I knew the first thing I had to do was to try to remove or tone down the glossy exterior coating on the driftwood. I ended up using paint thinner then denatured alcohol, followed by some gentle elbow grease with 220 grit sandpaper. After removing some areas of "punky" wood, I proceeded to shape and sand various "protuberances" to enhance the seal-like form that I saw in the contours of the driftwood. Finally I gave it a coat of satin polyurethane.
The next step was to create a base and support on which to mount the "seal". This would involve another piece of rescued driftwood, a short section of an old cedar post, and a metal rod. This second piece of nicely grayed driftwood had a wave-like shape that I thought would work well with the direction I was headed in with the piece. After cleaning up some pithy areas and shaping its edges a bit, I fitted and attached a 3 3/4" tall piece of an old cedar post to the underside of the "wave" to elevate it off of the yellowheart board that would act as the base of the sculpture.
The first step in assembling the piece involved drilling a hole in the base to accept the 12" metal rod that would hold up the seal., That was the easy part. Next I had to drill a hole in the seal's chest to receive the other end of the rod. I had to figure
My latest project was the rehabbing and rebirth of a piece of driftwood that I found a number of years ago at a coastal antique/collectible/junk shop. Someone had tapered it, sanded some areas smooth, given it a glossy coat of shellac or polyurethane and some kind of push pin eyes. How it eventually ended up at the shop I don't know, but it called out to be rescued. I wasn't sure what I was going to do with it, but I couldn't leave it behind.
out how I wanted to position the seal over the wave and then determine the angle the hole needed to be drilled in order to achieve that angle. The final step was to epoxy the rod into the base and then the seal onto the rod. The driftwood seal was finally where it was meant to be.
"Deep Sea Diver" ... 3 views
As I said in the first installment of this series...a picture is worth a thousand words.
- and now on to my next adventure in sculptureland....
I had identified an area at the bottom of the piece as the only place where I would be able to securely insert a rod to mount the piece to a base. I shaped and smoothed a "path" down the left side past the lower "tendril", continuing around and up along the right side, leaving a "nub of wood at the bottom. After drilling a hole to accommodate a 1/4" rod, I refined the area around the eventual insertion site. At this point I decided that the tendril needed to be removed and, after doing so, I was able to further shape and refine the area.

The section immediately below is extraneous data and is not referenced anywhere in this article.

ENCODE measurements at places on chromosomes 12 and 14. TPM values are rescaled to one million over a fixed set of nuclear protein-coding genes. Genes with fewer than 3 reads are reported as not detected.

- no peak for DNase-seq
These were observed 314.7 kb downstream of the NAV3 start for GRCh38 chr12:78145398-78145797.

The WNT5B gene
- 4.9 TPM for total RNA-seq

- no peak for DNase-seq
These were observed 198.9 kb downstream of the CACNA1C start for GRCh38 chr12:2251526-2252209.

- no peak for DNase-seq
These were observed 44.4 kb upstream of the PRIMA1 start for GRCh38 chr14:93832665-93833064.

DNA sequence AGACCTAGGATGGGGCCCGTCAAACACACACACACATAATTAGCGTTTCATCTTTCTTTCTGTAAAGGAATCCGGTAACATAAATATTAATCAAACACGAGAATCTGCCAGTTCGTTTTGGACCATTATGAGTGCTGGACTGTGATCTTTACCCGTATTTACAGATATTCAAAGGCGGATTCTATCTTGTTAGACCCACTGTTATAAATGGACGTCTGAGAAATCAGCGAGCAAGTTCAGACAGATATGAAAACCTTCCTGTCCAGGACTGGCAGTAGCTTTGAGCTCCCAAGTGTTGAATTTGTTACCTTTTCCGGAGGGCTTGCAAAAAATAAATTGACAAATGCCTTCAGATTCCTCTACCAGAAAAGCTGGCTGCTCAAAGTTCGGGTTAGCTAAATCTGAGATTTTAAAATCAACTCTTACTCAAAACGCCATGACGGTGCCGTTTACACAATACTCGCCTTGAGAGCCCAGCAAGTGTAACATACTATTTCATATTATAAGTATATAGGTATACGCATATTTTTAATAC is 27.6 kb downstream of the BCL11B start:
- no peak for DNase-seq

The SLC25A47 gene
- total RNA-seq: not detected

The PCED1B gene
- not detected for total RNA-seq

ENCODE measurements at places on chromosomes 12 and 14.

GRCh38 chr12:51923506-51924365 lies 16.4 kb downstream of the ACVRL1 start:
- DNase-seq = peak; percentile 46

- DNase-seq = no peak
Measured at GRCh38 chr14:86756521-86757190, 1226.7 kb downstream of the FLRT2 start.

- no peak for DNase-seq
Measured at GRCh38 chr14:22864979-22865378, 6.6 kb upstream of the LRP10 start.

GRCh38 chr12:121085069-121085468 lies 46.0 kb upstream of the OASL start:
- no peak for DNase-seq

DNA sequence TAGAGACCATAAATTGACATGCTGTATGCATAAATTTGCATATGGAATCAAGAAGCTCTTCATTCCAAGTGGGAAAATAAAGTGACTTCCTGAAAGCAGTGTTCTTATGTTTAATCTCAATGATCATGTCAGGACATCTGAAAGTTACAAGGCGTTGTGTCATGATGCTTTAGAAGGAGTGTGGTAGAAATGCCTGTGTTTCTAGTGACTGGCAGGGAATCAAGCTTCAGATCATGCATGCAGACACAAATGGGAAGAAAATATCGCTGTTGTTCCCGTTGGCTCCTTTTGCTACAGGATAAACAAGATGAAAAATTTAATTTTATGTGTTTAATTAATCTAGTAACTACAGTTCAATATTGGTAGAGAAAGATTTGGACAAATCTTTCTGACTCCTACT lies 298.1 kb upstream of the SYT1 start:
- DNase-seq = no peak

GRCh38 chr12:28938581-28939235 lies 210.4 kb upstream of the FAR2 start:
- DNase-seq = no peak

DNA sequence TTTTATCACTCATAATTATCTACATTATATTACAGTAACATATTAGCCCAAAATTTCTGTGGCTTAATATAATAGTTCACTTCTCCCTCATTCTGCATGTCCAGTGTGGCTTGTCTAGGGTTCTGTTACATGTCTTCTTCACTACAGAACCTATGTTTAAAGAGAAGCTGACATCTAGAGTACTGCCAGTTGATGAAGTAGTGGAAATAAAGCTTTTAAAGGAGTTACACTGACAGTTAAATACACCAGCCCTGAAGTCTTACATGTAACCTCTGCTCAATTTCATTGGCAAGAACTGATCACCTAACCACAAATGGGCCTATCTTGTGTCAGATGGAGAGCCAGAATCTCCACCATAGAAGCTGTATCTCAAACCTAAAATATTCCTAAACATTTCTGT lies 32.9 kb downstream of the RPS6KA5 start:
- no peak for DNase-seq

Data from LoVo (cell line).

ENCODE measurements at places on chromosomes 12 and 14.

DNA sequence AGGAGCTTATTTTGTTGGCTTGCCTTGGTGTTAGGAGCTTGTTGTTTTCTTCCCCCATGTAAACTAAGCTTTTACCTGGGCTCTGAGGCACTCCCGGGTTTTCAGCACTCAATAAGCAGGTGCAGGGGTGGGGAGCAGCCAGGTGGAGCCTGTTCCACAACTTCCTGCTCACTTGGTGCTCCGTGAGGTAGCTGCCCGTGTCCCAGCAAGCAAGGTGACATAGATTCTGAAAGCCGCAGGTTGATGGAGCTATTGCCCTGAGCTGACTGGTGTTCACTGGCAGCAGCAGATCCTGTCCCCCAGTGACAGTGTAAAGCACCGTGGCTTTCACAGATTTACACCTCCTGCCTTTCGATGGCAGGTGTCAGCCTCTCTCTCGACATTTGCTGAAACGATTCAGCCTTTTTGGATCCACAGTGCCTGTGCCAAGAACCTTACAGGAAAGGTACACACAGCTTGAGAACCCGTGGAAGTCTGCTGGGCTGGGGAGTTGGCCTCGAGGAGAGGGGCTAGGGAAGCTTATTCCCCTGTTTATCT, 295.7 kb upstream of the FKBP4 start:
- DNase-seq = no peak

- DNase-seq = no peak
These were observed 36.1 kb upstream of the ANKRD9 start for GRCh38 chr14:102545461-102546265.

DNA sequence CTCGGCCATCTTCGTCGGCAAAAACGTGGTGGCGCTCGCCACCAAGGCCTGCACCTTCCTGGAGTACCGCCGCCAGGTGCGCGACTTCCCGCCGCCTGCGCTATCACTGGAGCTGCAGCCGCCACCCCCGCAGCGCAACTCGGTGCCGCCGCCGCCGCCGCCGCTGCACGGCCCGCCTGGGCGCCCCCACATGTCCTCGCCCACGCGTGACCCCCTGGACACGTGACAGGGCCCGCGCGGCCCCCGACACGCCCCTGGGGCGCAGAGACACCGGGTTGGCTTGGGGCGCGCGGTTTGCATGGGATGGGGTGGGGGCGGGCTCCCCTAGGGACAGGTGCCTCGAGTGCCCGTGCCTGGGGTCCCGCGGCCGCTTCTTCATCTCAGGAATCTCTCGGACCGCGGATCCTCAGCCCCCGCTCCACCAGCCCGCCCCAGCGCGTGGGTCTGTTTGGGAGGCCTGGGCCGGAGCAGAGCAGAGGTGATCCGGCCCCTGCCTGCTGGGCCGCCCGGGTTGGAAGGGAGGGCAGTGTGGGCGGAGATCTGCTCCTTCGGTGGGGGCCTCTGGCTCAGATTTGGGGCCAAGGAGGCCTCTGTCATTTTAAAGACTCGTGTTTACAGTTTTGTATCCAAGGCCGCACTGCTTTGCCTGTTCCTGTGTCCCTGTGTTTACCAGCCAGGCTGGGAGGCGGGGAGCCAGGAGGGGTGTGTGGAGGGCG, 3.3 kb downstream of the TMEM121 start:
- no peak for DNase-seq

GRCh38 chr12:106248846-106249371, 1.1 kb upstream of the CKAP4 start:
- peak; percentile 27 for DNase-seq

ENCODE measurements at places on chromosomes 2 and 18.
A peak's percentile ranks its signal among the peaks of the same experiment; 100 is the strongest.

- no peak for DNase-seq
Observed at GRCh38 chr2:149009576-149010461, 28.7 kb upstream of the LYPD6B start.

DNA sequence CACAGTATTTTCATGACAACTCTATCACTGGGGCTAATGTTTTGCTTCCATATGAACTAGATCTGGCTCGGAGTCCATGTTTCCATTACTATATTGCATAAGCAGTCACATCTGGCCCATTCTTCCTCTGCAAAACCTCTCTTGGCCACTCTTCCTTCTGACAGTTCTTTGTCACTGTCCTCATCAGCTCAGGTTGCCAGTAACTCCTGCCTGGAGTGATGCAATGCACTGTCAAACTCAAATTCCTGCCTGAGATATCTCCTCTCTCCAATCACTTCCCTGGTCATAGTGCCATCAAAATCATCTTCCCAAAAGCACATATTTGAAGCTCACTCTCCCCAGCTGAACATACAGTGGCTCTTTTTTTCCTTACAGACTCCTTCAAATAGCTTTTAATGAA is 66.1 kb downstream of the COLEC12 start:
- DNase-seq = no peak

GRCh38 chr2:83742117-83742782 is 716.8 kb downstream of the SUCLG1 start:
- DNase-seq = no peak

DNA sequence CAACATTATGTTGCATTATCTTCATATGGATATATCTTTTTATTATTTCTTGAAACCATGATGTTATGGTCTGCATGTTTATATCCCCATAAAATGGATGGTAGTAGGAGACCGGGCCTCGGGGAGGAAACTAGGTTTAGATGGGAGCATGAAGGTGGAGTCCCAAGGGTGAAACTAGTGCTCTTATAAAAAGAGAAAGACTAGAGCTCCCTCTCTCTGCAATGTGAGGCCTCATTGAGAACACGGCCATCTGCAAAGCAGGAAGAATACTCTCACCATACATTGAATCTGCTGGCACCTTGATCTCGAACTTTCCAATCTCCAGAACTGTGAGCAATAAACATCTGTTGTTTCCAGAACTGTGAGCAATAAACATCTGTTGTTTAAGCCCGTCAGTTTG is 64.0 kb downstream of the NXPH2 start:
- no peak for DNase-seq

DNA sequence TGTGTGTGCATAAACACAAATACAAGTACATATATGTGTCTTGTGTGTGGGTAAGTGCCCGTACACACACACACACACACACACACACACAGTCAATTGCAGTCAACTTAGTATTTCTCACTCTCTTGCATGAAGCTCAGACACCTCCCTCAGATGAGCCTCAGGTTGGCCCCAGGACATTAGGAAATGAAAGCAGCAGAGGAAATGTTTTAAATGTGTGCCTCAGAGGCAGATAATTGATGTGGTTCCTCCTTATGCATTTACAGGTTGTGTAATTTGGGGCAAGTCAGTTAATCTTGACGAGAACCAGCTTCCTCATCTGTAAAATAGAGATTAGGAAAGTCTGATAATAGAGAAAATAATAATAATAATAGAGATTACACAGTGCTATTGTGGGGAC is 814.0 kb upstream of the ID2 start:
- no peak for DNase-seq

I wanted the hole that I drilled from front side to the back side through the top behind the "heart" to serve as a visual connector between the two sides. I gradually opened the hole wider and curved the area around it on the back side, thinning the surrounding walls. Finally I changed the curve at the top from convex to concave, then refined and sanded the area.
After adjusting the texture of the surfaces around the edge of the callus, making the right side smooth and creating a tradition from smooth to rough on the left side, the final step before mounting the piece on a base was to coat it with satin polyurethane. This process brought out a variety of color variations both in the natural surfaces and the sanded surfaces. The piece was ready for mounting with rod to base...tune in for Wonderland Part 5.
The shared elements that I addressed first were the shared rough "tendrils" at the lower left and upper right sides. I had to access whether they were necessary elements to the form and, if they were, were they structurally sound enough to be retained. The second areas that needed assessment were the shared perimeter edges (the actual thickness of the wood that surrounded the the branch hole) - both were very rough and splintery. I had to decide if I wanted to smooth them, how much of each I wanted to smooth out, and what sort of shaping might be appropriate for the form, not to mention how to incorporate the tendrils!
In addition to the previously mentioned decisions, there was the question of how I would eventually mount the piece. I knew that I wanted the heart shape at the top and that the form, because of its natural shape, would not be able to stand on its own. Sometimes the material limits your options, but also presents you with a clear solution. In this case, it appeared that the only logical and effective way to display the piece would be to mount it on a rod in a wooden base...and the only spot on the piece of wood that was thick enough and in a place that would allow the desired positioning was at the bottom of the piece of wood opposite the heart. As long as the area could be shaped appropriately and drilled correctly - problem solved! A closer look at the solutions in my next blog post... stay tuned!
Cynthia Smith, Maine artist, originally from Connecticut. Taught art at secondary level for 35 years, retired in 2004. Sculpts in bronze, wood, stone, clay & plaster. Her work can be seen at several mid-coast Maine galleries and shows.